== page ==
8 years of womensweb

Dadi: The Bold and Beautiful Woman

Posted: March 4, 2015

We have all met a woman who left a lasting impression in our hearts. She could be your mother, sister, friend or aunt. Read on to know in whom the author met her bold and beautiful lady.

Most of the people I know call her Dadi. Clad in a comfortable cotton saree, her energetic gait and alertness is hard to miss. Initially, as the wife of her grandson, I was a bit wary of her and tried to be as much out of her way as possible being almost certain she’d want a typical daughter-in-law behavior from me and would watch my every move with piercing, judgmental eyes.

In retrospect I am certain this impression of hers had nothing to do with her as person and had everything to do with the stereotypical notions that we come across everyday about mothers-in-law and I was another victim of that mass mom-in-law scare that girls get at the time of their wedding. Although this impression of hers did last for a few months, as I gradually found my groove in the new family, my encounters with her increased, making me less cautious and to my own surprise, after a while I started enjoying her company.

There was something about her that made it very easy for me to connect with her. She being 76 and myself being 24 was never an issue. I distinctly remember an incident when Dadi along with my mother-in-law took me out for shopping. They took me to a store and asked me to choose clothes for myself. I tried to be civil and started looking for decent clothes when to my astonishment I saw Dadi enthusiastically picking up all latest backless tops and bringing them to me for my approval. Baffled, I stared at her for a while and then quickly and a bit reluctantly with a huge smile dived into a shopping frenzy.

I tried to be civil and started looking for decent clothes when to my astonishment I saw Dadi enthusiastically picking up all latest backless tops and bringing them to me for my approval.

In the course of time, a number of such incidences occurred, putting me completely at ease around her. I began chatting to her about random things and she kept surprising me with her answers and views and her good English vocabulary. Yet another surprise came when she told me that she had been an English teacher in a Government school and was a B. Ed when most girls those days were not even ‘tenth pass’. Sensing my surprise, she told me about her life.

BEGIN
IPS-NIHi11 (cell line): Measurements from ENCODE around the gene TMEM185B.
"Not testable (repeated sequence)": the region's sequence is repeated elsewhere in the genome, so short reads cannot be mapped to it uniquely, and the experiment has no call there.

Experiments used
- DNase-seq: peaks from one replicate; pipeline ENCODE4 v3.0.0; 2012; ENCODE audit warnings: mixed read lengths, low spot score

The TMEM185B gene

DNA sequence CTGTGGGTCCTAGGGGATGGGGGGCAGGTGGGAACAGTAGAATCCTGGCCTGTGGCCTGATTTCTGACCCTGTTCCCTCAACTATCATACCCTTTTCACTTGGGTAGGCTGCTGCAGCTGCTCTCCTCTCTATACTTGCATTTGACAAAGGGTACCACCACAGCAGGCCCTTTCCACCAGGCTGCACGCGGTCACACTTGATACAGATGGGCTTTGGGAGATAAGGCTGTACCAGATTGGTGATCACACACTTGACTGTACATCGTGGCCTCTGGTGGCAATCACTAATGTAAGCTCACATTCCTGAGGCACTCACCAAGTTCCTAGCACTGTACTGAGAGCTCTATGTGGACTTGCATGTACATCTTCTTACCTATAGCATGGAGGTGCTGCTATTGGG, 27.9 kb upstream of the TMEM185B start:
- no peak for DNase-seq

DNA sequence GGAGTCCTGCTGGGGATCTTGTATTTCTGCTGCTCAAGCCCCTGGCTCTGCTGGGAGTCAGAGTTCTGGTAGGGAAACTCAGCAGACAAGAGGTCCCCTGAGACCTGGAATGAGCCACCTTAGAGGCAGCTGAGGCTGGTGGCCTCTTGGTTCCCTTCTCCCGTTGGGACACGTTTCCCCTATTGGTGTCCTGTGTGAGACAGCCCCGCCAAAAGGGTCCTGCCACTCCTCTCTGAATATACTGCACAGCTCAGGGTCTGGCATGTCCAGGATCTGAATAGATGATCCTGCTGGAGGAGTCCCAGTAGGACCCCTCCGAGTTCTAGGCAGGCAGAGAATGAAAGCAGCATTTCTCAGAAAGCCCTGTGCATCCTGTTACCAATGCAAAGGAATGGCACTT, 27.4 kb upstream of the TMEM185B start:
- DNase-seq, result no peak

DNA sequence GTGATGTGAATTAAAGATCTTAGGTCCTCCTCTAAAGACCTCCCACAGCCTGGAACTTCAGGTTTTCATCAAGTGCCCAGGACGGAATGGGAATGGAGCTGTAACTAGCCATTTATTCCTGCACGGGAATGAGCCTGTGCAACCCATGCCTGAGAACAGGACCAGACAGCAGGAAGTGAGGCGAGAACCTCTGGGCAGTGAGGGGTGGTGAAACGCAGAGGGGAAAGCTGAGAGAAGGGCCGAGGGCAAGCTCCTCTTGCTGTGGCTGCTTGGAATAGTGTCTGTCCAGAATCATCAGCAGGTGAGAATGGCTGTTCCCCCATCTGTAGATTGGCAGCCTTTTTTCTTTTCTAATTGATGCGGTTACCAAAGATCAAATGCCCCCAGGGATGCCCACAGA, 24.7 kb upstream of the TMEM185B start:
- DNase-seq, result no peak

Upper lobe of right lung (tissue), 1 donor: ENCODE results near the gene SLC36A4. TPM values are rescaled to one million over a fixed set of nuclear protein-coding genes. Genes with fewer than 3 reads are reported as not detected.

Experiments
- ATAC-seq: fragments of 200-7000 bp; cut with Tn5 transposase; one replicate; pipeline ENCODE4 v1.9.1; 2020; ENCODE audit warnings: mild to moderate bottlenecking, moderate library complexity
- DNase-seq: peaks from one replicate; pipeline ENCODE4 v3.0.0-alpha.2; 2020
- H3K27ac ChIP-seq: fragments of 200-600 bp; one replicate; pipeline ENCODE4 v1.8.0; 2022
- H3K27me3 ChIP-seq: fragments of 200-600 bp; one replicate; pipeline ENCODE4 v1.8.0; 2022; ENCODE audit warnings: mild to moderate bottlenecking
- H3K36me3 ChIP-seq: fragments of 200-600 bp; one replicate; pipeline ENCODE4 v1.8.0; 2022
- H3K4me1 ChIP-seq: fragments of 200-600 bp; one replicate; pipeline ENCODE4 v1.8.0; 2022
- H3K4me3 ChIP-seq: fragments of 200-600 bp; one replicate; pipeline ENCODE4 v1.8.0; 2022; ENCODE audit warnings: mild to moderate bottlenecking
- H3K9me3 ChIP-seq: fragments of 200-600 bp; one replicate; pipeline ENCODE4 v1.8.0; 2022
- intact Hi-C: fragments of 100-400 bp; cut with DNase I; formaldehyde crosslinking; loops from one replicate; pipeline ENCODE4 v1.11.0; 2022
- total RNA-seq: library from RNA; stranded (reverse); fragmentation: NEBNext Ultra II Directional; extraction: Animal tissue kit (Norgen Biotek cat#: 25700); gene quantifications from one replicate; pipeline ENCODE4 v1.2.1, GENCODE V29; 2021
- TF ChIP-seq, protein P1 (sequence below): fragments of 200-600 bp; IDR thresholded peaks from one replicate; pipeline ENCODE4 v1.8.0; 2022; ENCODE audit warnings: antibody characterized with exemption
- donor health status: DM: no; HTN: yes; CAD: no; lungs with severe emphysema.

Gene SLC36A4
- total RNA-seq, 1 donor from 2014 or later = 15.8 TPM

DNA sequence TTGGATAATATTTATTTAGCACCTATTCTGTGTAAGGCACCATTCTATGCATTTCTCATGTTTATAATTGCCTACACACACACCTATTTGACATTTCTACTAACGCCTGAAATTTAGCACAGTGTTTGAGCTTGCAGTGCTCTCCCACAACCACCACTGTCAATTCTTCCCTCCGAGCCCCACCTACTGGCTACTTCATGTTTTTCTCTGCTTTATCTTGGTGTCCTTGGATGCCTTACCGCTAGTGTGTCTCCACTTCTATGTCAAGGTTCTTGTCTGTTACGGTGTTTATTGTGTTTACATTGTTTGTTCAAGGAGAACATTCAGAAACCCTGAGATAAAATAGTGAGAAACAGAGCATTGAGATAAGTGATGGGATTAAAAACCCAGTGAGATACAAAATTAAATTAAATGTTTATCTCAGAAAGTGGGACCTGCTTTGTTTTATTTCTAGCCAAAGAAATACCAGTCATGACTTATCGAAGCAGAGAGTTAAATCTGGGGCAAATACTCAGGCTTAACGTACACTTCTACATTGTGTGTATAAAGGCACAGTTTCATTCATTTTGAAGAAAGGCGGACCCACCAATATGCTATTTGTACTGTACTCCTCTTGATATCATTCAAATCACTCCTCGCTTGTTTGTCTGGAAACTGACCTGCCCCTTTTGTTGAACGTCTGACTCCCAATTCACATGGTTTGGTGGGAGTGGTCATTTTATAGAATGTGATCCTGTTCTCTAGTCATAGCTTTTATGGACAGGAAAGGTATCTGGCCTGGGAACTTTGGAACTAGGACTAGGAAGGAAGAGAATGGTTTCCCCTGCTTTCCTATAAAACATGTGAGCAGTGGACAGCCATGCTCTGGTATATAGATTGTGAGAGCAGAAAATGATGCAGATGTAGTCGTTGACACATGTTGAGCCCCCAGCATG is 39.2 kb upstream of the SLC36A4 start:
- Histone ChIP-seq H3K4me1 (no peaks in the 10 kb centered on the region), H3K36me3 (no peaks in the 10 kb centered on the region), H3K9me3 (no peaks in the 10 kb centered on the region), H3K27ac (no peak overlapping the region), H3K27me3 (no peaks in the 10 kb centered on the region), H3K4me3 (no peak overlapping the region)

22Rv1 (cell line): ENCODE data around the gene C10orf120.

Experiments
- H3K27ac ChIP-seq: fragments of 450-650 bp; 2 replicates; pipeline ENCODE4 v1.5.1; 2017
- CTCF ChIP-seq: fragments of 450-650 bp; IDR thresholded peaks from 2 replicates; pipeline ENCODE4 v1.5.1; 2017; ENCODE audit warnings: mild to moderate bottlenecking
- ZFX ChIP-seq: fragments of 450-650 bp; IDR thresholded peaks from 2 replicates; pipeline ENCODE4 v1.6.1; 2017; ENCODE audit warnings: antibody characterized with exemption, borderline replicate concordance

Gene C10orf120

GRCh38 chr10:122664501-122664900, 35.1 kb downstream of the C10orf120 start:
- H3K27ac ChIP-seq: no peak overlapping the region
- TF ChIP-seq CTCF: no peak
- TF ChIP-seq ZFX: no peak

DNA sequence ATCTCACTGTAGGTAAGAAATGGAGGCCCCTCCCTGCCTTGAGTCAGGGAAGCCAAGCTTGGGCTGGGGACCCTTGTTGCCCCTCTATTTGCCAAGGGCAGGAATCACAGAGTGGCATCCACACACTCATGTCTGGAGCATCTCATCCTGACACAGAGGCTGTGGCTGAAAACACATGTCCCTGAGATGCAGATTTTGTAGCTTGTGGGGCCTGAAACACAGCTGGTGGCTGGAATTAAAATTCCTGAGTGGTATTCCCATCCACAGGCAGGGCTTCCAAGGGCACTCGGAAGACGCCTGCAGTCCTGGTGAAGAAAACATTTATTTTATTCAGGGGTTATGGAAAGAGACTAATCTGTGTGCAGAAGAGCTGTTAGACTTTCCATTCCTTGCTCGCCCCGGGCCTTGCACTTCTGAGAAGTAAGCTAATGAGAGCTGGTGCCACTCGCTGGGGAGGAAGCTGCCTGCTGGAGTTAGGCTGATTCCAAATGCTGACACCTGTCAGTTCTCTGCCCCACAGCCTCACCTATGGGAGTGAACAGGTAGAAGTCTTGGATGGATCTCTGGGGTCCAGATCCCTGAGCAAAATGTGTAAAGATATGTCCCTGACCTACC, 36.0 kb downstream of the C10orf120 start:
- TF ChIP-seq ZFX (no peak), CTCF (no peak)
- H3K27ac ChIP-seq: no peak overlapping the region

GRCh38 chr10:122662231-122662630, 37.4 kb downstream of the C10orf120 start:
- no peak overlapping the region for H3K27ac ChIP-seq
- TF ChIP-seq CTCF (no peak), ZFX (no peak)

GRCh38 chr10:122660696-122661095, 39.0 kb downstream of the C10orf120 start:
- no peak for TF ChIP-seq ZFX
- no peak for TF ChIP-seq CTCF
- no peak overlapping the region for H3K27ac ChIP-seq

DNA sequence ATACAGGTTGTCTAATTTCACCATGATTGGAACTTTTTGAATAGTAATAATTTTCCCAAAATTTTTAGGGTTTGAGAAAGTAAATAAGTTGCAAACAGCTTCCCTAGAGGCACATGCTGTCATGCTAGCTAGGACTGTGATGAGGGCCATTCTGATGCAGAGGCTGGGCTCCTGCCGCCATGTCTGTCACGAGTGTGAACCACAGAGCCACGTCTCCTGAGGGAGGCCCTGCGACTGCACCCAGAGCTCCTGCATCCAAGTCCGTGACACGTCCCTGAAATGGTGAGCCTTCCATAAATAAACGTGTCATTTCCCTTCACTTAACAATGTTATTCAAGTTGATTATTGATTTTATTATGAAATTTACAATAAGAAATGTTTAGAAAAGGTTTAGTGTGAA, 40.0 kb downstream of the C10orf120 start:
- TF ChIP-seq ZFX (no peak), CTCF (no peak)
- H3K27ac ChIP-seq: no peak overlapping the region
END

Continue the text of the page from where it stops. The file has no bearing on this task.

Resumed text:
She was an Indian housewife and mother of two till the age of 29 and happy being a homemaker when suddenly, her husband died shortly after he was diagnosed with an illness. His death was sudden and left her shattered. She had never been financially independent and had no idea how she’d make things work for herself and her two children. She did have the support of her husband’s family including his brothers but it was her mother-in-law who advised her to stand on her own feet telling her financial independence was a must.

Dadi then started studying further and worked her way up and finally landed herself a job in a government school as an English teacher. She used to cycle her way to the school each day managing her job, her children and their education. She worked all her life and did an excellent job of bringing up her children in such a way that made them both successful in their fields.

Listening to her life story made me wonder. There was so much more to her than being a woman who was at all times looking after every member of the house. Getting up in the morning and praying, making sure things are kept in their proper places, cooking the mustard fish that is her speciality and on birthdays suddenly fetching a surprise gift from her kitty; her story made me think about the woman she is. About the challenges, the hardships she faced, the determination she possessed.

Suddenly I was no longer interested in Dadi. I was interested in the woman that she is.

She is traditional, yet her ideas are unconventional. She has seen life and has much more practical wisdom than I would ever have, she has beaten the odds and survived. She is independent and guards her independence fiercely. Life has thrown challenges at her every now and then and she has successfully moved ahead taking one step at a time. She has lived her life in the truest sense and has evolved as a complete woman. Suddenly I was no longer interested in Dadi. I was interested in the woman that she is. It was then that I asked and she replied. Her name is Geetika.

Image of two people holding hands via Shutterstock

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Comments

3 Comments


  1. Wow!!! Such a beautiful article… U remind me daadi… She was a great women!!!

  2. That’s a great post and well written. You are right..We always need to see the woman behind that relation or face. It is only then that we get to know the person. I once wrote about my Nani – https://happinessandfood.wordpress.com/2014/03/24/meri-nani-aur-yeh-kahani/
    And I still follow the values she believed in..

  3. Awesome !What an example of womanhood.

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